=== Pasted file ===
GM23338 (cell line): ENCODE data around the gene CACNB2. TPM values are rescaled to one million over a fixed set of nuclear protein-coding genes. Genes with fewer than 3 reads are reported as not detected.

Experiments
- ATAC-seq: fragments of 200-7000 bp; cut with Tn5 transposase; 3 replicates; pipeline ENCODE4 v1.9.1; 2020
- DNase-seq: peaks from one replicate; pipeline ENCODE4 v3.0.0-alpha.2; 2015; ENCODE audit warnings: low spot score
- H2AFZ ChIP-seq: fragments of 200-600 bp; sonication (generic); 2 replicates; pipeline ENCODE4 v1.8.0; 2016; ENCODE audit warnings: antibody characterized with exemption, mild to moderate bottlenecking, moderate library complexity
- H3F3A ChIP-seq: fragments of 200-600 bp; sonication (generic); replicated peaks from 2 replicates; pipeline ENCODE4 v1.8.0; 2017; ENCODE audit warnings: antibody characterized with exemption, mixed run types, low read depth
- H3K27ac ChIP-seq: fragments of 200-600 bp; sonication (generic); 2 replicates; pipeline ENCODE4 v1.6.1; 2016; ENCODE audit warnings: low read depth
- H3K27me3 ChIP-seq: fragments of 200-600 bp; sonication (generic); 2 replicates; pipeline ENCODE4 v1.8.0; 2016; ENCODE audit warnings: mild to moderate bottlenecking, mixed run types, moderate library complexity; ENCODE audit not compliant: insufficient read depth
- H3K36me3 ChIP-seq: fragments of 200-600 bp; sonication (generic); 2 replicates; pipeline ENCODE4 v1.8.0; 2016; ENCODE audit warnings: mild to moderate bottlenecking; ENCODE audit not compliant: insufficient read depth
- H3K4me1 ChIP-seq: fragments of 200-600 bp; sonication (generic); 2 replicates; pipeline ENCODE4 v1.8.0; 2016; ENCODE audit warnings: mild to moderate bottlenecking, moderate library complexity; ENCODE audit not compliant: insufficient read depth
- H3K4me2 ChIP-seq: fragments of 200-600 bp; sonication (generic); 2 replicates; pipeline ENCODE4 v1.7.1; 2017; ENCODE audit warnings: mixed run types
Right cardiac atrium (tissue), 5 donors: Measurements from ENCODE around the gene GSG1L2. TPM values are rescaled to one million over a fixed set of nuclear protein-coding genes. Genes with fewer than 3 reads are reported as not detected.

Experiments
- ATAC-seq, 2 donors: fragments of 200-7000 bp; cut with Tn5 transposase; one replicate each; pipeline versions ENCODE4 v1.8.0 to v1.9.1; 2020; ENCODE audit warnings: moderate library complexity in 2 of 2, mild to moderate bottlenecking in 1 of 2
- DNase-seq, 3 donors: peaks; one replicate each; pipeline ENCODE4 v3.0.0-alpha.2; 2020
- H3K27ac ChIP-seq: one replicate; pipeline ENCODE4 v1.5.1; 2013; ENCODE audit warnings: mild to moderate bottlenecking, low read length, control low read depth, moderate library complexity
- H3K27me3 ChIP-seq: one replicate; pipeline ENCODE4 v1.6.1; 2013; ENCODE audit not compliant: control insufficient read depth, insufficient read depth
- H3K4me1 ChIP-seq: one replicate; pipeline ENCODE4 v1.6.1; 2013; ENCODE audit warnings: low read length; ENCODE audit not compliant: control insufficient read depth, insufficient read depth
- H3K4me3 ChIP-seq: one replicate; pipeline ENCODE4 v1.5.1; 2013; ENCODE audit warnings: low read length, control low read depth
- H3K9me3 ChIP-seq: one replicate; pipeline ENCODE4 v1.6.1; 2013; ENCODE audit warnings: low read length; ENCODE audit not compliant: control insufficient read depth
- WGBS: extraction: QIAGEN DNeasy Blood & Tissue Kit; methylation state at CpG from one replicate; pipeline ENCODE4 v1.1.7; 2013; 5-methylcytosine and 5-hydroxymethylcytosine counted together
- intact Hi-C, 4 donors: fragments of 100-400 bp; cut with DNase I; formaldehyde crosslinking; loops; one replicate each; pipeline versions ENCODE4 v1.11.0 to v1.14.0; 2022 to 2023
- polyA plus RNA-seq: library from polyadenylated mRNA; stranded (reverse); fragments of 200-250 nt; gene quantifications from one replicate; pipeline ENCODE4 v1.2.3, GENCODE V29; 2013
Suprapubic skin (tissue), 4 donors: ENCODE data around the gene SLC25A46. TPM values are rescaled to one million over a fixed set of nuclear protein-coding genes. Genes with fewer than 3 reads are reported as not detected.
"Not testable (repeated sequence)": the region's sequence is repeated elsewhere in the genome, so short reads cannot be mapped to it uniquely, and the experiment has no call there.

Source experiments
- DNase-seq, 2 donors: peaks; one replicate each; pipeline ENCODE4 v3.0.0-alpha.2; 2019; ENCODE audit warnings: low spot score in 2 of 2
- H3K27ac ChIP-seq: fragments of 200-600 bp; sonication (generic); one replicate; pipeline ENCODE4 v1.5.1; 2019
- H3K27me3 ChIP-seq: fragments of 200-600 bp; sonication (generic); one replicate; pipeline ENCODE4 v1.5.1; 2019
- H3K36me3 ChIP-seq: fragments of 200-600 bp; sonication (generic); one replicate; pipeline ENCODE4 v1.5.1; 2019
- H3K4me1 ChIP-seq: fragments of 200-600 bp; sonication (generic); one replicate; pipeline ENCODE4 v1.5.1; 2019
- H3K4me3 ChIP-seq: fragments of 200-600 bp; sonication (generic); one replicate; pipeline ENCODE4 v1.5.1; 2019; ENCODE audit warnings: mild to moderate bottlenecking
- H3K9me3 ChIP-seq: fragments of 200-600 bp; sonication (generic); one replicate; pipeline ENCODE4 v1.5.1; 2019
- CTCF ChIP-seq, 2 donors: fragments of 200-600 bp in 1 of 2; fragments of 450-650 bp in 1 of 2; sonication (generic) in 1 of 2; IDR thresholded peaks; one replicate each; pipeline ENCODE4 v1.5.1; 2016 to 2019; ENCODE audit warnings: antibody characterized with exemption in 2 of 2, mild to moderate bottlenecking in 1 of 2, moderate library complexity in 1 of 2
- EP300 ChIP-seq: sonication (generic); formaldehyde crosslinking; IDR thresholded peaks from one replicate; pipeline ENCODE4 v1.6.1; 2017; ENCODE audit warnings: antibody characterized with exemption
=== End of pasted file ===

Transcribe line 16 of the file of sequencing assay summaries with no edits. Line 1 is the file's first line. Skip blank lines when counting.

- H3K27ac ChIP-seq: one replicate; pipeline ENCODE4 v1.5.1; 2013; ENCODE audit warnings: mild to moderate bottlenecking, low read length, control low read depth, moderate library complexity